Use this URL to cite or link to this record in EThOS: https://ethos.bl.uk/OrderDetails.do?uin=uk.bl.ethos.766464
Title: Portfolio of original compositions with written commentary
Author: Sanders, Arne
ISNI:       0000 0004 7655 0711
Awarding Body: University of Leeds
Current Institution: University of Leeds
Date of Award: 2018
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Abstract:
Heterophony, one of the fundamental forms of multilinear music, has hardly played a role in Western art music. Even after heterophonic music practices became known and were given their own term in the early twentieth century, the potential of heterophony as a way of multipart composing was seldom recognised, with some prominent exceptions including, Pierre Boulez, George Enescu, Ştefan Niculescu and William Sweeney. The present thesis is an examination of heterophony with the intention of making the phenomenon fruitful for my own composing. For this purpose, it was initially necessary to sharpen the term, which is often used vaguely and inconsistently in musicological literature. Through the evaluation of the various concepts of heterophony - from the introduction of the term into the musicological discourse (in 1901, by Carl Stumpf) up to the current state of research (Pärtlas 2016)-as well as through my own transcriptions and analyses of non-European and traditional heterophonic music, I arrived at a preliminary definition of heterophony which currently serves as the basis for my compositional work. The study identifies two types of heterophony: variant heterophony and ornamental heterophony. Both categories are based on 'labelled' or 'skeletal' melodies; ornamental heterophony, however, is sometimes also based on 'melodic patterns'. The main difference between the two types is that in variant heterophony some pitches of the basic melody are replaced by others in some of the parts involved, while in ornamental heterophony various forms of simultaneous ornamentation 'actualise' the otherwise unchanged skeletal melody. Paradoxically, the great difficulty in defining the boundaries between heterophony and related forms of multilinear music turns out to be a source of inspiration for my work as a composer. For this reason and because my concept of heterophony only gradually emerged in the course of my studies, not all of the compositions submitted are based on the definition mentioned above. Rather, as discussed more in depth in the second section of this thesis, the composition portfolio shows my path to a better understanding of heterophony.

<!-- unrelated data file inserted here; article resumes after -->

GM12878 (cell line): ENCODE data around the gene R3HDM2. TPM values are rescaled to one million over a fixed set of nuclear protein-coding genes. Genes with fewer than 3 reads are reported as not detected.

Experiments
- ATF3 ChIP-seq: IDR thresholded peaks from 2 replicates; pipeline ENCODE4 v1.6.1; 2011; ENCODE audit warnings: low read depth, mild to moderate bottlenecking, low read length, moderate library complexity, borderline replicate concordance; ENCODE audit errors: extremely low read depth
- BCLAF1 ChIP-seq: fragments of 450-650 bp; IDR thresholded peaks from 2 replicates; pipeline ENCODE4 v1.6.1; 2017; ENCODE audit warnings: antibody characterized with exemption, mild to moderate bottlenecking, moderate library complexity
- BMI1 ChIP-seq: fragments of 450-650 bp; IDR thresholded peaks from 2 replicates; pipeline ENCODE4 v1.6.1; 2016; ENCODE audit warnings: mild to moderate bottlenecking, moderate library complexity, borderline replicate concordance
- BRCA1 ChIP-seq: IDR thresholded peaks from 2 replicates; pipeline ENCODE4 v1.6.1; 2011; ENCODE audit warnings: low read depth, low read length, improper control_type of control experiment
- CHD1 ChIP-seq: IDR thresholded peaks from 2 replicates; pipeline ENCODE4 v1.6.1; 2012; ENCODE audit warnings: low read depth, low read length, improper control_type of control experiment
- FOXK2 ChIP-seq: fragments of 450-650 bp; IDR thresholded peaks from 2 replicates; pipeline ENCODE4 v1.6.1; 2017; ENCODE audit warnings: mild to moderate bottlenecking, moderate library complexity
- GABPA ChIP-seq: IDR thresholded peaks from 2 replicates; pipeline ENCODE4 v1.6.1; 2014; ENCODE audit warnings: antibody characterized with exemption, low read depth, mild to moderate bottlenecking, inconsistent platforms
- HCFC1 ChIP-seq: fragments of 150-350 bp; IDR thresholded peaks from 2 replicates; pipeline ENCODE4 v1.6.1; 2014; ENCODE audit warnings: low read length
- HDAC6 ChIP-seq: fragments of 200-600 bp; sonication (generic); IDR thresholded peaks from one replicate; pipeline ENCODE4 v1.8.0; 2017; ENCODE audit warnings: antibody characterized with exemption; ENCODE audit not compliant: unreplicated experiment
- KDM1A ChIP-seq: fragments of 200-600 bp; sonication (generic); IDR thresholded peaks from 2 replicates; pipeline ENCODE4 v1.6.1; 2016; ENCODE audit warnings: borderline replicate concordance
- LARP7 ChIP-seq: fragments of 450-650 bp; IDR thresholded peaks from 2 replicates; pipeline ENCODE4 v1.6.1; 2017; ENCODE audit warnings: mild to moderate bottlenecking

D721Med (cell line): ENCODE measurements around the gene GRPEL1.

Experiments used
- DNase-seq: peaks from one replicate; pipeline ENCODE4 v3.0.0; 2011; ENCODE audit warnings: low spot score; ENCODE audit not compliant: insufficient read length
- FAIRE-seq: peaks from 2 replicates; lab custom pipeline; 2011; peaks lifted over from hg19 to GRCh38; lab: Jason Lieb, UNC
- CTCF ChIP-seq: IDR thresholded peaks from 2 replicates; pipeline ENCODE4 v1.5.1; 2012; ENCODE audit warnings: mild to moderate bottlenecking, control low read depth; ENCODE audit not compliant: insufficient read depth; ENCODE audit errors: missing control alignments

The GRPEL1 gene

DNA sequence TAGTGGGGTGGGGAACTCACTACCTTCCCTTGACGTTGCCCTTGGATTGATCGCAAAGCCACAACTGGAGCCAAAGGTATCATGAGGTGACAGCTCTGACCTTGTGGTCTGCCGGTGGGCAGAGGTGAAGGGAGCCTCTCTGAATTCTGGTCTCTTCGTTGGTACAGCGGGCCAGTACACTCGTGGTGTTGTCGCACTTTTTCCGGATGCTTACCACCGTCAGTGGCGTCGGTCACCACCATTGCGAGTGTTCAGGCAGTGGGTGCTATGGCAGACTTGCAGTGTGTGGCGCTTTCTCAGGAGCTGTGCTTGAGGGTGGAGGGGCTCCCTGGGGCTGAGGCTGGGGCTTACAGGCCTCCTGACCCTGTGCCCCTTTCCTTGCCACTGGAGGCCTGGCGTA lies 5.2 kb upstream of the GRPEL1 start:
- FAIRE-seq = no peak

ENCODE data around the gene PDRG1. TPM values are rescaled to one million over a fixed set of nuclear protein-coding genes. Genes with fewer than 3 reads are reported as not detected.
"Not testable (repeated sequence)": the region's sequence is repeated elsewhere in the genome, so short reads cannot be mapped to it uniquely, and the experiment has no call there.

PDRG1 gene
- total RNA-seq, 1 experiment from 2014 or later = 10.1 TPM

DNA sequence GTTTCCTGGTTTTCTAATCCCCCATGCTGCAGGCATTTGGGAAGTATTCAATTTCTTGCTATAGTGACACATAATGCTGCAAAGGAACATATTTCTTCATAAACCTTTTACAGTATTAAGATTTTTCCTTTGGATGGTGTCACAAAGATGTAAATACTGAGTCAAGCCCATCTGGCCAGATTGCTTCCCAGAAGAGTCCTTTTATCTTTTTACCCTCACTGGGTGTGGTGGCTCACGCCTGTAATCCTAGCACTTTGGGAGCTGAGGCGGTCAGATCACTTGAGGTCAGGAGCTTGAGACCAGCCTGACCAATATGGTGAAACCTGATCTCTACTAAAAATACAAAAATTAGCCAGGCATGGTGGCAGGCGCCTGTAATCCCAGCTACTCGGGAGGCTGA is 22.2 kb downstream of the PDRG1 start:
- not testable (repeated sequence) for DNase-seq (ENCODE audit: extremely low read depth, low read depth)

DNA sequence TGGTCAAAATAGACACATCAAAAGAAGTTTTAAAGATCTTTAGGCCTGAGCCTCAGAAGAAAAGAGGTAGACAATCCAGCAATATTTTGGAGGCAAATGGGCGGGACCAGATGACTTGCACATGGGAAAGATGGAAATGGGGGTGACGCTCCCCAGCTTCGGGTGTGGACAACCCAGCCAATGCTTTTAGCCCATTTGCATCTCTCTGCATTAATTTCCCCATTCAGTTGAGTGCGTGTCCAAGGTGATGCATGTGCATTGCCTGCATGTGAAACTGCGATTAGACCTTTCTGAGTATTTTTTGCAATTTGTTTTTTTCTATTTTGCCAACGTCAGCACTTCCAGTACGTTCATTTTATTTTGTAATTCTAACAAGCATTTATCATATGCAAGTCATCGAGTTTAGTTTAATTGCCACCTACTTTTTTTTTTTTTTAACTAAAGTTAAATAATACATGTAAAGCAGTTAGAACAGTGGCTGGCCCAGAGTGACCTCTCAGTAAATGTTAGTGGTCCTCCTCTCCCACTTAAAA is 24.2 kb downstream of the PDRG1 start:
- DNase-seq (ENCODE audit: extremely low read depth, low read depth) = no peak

Supervisor: Spencer, Mic ; MacLaughlin, Scott Sponsor: Not available
Qualification Name: Thesis (Ph.D.) Qualification Level: Doctoral
EThOS ID: uk.bl.ethos.766464  DOI: Not available
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